Architecture in the USA – a tasty titbit for Christmas

Lesezeit: 4 Min.

Recently – while doing a spot of (digital) “spring cleaning” in our image database – I stumbled across this wonderful little gem: an extraordinary series of photos that literally made me crow with delight!

Popular albumen prints

It is a collection of 120 previously unindexed albumen prints, mounted on card and measuring 19.5 by 24.5 centimetres. Developed in 1850, albumen paper was one of the most popular types of copy paper until 1900. It produces highly detailed and more affordable photographs than the methods previously used, such as calotype, ambrotype and daguerreotype. Not even modern copy paper can achieve the same wealth of detail. A key component is egg white (albumen), which gives the pictures a special, warm, usually yellowish or brownish tinge. As the paper only consists of one layer, it is very thin, which is why it is usually mounted. By contrast, more recent types of paper, such as baryta, are made up of two layers.

Architecture in the USA

Back to our lucky find: the photos depict architecture – at first glance, from the Anglo-Saxon world; at second, the USA. We see inner-city houses, scenes with people and carriages, but no cars, interiors or lone houses out in the country. We have even managed to identify the first picture! Washington D.C. with Capitol Hill. Therefore, it seems safe to say that the entire series comes from the USA. Perhaps the majority even from Washington D. C.?

Zero labelling!

None of the originals is labelled; no place indications, no trace of a photographer. We estimate that the photographs were taken in the 1880s. Some of them have already faded somewhat. The zoom function is bound to help here.

You can find the photographs in the category Do you know more? USA architecture or with the image code string Ans_05423 on E-Pics Bildarchiv Online

So now I invite you to join me in succumbing to the charm of these bygone worlds that have all but disappeared.

Here is the only photo we have managed to identify: Capitol Hill in Washington D. C.

Washington, D. C., Capitol Hill

(Ans_05423-01-001-FL, http://doi.org/10.3932/ethz-a-000097853)

Ohne Titel

 (Ans_05423-01-015-FL, http://doi.org/10.3932/ethz-a-000097867)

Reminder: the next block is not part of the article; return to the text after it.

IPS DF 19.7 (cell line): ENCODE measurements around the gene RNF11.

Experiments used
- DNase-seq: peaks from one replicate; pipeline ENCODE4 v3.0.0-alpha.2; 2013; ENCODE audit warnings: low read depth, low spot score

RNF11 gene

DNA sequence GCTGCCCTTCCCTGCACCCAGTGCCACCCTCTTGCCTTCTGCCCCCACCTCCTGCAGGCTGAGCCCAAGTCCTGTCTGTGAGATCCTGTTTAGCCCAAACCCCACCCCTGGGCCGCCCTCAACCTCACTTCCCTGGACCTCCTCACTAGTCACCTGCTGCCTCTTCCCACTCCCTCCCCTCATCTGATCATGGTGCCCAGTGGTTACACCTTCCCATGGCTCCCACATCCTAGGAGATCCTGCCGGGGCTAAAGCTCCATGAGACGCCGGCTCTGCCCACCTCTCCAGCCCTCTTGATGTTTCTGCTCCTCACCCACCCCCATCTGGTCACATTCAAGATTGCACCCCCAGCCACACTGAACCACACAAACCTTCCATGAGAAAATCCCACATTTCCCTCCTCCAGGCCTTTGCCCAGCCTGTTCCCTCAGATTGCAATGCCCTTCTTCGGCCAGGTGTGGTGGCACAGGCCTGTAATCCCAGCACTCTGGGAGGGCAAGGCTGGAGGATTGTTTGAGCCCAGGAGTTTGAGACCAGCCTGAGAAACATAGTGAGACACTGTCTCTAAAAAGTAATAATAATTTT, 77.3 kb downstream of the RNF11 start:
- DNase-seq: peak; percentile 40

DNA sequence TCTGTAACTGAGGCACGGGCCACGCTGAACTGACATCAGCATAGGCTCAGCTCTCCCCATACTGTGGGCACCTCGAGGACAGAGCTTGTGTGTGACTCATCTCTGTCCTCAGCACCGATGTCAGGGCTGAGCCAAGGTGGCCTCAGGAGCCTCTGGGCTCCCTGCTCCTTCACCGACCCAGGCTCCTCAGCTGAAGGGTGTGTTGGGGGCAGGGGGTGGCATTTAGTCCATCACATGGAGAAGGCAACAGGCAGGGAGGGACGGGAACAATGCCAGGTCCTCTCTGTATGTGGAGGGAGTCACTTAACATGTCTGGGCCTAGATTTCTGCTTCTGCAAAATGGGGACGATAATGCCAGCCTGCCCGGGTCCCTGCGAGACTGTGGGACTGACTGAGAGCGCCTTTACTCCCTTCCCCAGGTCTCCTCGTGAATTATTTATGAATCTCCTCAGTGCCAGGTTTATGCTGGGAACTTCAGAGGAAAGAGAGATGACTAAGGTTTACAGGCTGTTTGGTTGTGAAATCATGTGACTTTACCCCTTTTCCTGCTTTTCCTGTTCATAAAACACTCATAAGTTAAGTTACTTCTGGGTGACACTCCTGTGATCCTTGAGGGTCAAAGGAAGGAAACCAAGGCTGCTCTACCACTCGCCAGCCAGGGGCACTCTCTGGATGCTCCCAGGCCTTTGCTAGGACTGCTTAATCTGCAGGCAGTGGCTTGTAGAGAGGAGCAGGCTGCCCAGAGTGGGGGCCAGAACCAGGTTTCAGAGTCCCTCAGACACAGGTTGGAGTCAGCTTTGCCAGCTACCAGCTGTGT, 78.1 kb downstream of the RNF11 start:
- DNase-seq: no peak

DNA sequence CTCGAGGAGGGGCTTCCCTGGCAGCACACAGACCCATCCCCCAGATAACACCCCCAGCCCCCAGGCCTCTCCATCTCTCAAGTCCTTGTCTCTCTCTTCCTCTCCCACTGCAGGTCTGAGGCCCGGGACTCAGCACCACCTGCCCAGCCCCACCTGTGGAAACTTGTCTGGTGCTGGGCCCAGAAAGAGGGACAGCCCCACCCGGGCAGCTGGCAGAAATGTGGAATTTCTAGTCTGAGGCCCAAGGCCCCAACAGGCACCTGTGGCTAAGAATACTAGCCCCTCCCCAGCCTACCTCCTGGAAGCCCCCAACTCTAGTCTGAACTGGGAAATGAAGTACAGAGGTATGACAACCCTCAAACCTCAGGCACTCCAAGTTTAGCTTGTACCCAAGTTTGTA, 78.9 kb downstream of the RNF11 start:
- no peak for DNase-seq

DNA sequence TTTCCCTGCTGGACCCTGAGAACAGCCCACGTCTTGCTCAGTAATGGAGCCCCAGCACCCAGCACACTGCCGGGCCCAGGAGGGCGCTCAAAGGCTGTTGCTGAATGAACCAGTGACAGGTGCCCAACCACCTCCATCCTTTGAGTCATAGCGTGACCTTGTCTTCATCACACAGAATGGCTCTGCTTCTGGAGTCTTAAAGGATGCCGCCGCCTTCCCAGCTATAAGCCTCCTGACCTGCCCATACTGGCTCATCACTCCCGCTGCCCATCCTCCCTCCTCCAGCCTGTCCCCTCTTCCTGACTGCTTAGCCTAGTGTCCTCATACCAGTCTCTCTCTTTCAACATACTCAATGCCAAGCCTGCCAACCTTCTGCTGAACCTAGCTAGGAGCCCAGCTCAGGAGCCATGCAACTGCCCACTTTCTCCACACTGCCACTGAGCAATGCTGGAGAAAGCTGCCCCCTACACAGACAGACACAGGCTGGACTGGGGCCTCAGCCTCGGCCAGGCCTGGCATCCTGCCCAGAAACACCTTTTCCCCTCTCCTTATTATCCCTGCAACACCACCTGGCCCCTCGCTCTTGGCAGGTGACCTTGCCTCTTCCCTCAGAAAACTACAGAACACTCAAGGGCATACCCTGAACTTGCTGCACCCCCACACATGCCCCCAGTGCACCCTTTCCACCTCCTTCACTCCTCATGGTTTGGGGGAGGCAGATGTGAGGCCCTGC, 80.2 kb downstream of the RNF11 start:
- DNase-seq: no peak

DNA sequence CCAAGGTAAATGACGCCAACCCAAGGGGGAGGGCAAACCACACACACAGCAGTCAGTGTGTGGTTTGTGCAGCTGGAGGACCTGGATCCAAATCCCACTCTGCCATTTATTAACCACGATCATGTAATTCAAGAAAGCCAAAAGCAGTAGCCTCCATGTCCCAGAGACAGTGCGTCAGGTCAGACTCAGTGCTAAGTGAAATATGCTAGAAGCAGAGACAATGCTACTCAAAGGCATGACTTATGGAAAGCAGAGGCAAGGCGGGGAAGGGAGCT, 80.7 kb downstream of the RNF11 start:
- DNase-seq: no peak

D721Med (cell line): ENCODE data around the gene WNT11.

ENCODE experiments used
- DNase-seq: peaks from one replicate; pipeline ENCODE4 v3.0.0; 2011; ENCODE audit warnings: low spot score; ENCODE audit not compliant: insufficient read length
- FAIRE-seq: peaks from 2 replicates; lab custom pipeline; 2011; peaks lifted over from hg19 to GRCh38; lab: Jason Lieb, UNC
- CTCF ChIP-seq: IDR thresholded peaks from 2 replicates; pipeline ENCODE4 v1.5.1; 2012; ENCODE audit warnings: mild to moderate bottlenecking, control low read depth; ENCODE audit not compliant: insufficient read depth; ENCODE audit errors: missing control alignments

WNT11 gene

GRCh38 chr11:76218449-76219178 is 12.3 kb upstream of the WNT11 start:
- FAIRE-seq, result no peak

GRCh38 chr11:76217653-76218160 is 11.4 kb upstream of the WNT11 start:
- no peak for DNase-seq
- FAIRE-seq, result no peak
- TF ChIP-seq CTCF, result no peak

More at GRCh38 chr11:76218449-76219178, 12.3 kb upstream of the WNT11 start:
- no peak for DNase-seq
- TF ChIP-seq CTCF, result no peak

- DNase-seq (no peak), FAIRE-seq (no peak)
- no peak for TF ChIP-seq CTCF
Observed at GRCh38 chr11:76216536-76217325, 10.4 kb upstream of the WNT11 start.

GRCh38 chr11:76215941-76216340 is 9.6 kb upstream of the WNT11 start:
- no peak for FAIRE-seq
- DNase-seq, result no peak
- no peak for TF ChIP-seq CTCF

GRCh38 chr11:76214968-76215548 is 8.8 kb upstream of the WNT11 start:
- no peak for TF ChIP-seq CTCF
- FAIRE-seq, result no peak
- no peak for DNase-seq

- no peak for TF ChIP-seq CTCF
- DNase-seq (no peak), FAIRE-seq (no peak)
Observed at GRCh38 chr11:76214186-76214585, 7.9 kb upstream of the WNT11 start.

Long exposure times create blurred people and carriages.

Ohne Titel

The same photo: shopfront and the “traffic” outside (detail):

USA-Architektur-04-Detail

(Ans_05423-01-024-FL, http://doi.org/10.3932/ethz-a-000097876)

Even more carriages and wagons, people standing around, and lettering on the houses.

Ohne Titel

(Ans_05423-01-026-FL, http://doi.org/10.3932/ethz-a-000097878)

Yet more people. Clothing is always a good clue for dating pictures.

Ohne Titel

(Ans_05423-02-004-FL, http://doi.org/10.3932/ethz-a-000097889)

Another very nice detail: the man in the window.

Ohne Titel

(Ans_05423-02-010-FL, http://doi.org/10.3932/ethz-a-000097895)

Now for the houses:

Ohne Titel

(Ans_05423-03-035-FL, http://doi.org/10.3932/ethz-a-000097948)

Ohne Titel

(Ans_05423-03-003-FL, http://doi.org/10.3932/ethz-a-000097916)

A man and two children posing in front of the house. Here, too, everything still looks new.

Ohne Titel

(Ans_05423-03-039-FL, http://doi.org/10.3932/ethz-a-000099800)

How can you get involved?

Is this the first time you’ve visited this blog? Would you like to share your knowledge with us, but don’t know how? Then read the first few points in the rubric Participate. Or click on the DOI link in the caption if you would like to add information on a particular photograph from the blog entry directly on E-Pics. You can save us a lot of hard graft if you word your emails as follows: Joe Bloggs: Fraumünster Church in Zurich.

Complete image information

Unknown: No title, approx. 1880-1890. Collection of 120 images (all digitised) (Ans_05423-01-025-FL, http://doi.org/10.3932/ethz-a-000097877)

DOI Link: https://doi.org/10.35016/ethz-cs-1806-en

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2 Comments

    • Nicole Graf
      Friday December 15th, 2017
      Reply

      Thank you very much for your comment. It has already been identified, as you say, as: Albany (NY), John G. Myers Company Dry Goods, Department Store, 39-41 North Pearl Street.

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